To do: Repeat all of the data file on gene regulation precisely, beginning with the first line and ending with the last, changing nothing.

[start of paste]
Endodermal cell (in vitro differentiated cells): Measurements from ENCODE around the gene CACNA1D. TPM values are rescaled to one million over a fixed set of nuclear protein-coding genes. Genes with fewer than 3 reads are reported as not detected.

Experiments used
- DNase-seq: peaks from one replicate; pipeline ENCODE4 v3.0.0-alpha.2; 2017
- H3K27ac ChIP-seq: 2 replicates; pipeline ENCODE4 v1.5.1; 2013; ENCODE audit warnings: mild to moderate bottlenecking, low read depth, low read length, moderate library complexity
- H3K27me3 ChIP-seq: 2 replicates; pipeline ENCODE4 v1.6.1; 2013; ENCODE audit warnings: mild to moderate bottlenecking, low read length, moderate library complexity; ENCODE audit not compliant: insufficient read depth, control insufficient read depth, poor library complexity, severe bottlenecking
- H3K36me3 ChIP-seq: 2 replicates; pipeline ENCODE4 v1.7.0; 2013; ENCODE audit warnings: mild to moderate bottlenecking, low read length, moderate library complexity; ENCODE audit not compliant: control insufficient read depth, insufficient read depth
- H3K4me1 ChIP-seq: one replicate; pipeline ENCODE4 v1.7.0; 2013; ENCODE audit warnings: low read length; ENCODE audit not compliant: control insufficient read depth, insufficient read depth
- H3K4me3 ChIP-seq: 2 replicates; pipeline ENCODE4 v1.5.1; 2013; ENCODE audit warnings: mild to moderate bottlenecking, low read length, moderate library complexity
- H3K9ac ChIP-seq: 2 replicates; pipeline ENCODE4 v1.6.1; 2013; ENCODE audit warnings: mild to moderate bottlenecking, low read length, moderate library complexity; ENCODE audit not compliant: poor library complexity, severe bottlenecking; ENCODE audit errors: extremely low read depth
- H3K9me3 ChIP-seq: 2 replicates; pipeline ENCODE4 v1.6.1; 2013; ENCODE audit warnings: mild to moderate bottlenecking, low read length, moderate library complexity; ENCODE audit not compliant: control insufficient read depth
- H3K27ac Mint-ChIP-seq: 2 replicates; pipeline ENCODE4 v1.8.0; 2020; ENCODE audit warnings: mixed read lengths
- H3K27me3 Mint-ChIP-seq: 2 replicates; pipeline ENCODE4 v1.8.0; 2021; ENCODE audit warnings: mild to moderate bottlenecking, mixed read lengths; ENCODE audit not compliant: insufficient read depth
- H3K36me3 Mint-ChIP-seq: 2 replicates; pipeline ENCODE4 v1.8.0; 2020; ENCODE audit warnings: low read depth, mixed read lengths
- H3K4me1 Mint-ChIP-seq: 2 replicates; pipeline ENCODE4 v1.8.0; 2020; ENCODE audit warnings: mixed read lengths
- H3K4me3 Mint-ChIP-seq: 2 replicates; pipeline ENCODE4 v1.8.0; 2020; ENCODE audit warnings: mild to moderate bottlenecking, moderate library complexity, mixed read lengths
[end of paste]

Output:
Endodermal cell (in vitro differentiated cells): Measurements from ENCODE around the gene CACNA1D. TPM values are rescaled to one million over a fixed set of nuclear protein-coding genes. Genes with fewer than 3 reads are reported as not detected.

Experiments used
- DNase-seq: peaks from one replicate; pipeline ENCODE4 v3.0.0-alpha.2; 2017
- H3K27ac ChIP-seq: 2 replicates; pipeline ENCODE4 v1.5.1; 2013; ENCODE audit warnings: mild to moderate bottlenecking, low read depth, low read length, moderate library complexity
- H3K27me3 ChIP-seq: 2 replicates; pipeline ENCODE4 v1.6.1; 2013; ENCODE audit warnings: mild to moderate bottlenecking, low read length, moderate library complexity; ENCODE audit not compliant: insufficient read depth, control insufficient read depth, poor library complexity, severe bottlenecking
- H3K36me3 ChIP-seq: 2 replicates; pipeline ENCODE4 v1.7.0; 2013; ENCODE audit warnings: mild to moderate bottlenecking, low read length, moderate library complexity; ENCODE audit not compliant: control insufficient read depth, insufficient read depth
- H3K4me1 ChIP-seq: one replicate; pipeline ENCODE4 v1.7.0; 2013; ENCODE audit warnings: low read length; ENCODE audit not compliant: control insufficient read depth, insufficient read depth
- H3K4me3 ChIP-seq: 2 replicates; pipeline ENCODE4 v1.5.1; 2013; ENCODE audit warnings: mild to moderate bottlenecking, low read length, moderate library complexity
- H3K9ac ChIP-seq: 2 replicates; pipeline ENCODE4 v1.6.1; 2013; ENCODE audit warnings: mild to moderate bottlenecking, low read length, moderate library complexity; ENCODE audit not compliant: poor library complexity, severe bottlenecking; ENCODE audit errors: extremely low read depth
- H3K9me3 ChIP-seq: 2 replicates; pipeline ENCODE4 v1.6.1; 2013; ENCODE audit warnings: mild to moderate bottlenecking, low read length, moderate library complexity; ENCODE audit not compliant: control insufficient read depth
- H3K27ac Mint-ChIP-seq: 2 replicates; pipeline ENCODE4 v1.8.0; 2020; ENCODE audit warnings: mixed read lengths
- H3K27me3 Mint-ChIP-seq: 2 replicates; pipeline ENCODE4 v1.8.0; 2021; ENCODE audit warnings: mild to moderate bottlenecking, mixed read lengths; ENCODE audit not compliant: insufficient read depth
- H3K36me3 Mint-ChIP-seq: 2 replicates; pipeline ENCODE4 v1.8.0; 2020; ENCODE audit warnings: low read depth, mixed read lengths
- H3K4me1 Mint-ChIP-seq: 2 replicates; pipeline ENCODE4 v1.8.0; 2020; ENCODE audit warnings: mixed read lengths
- H3K4me3 Mint-ChIP-seq: 2 replicates; pipeline ENCODE4 v1.8.0; 2020; ENCODE audit warnings: mild to moderate bottlenecking, moderate library complexity, mixed read lengths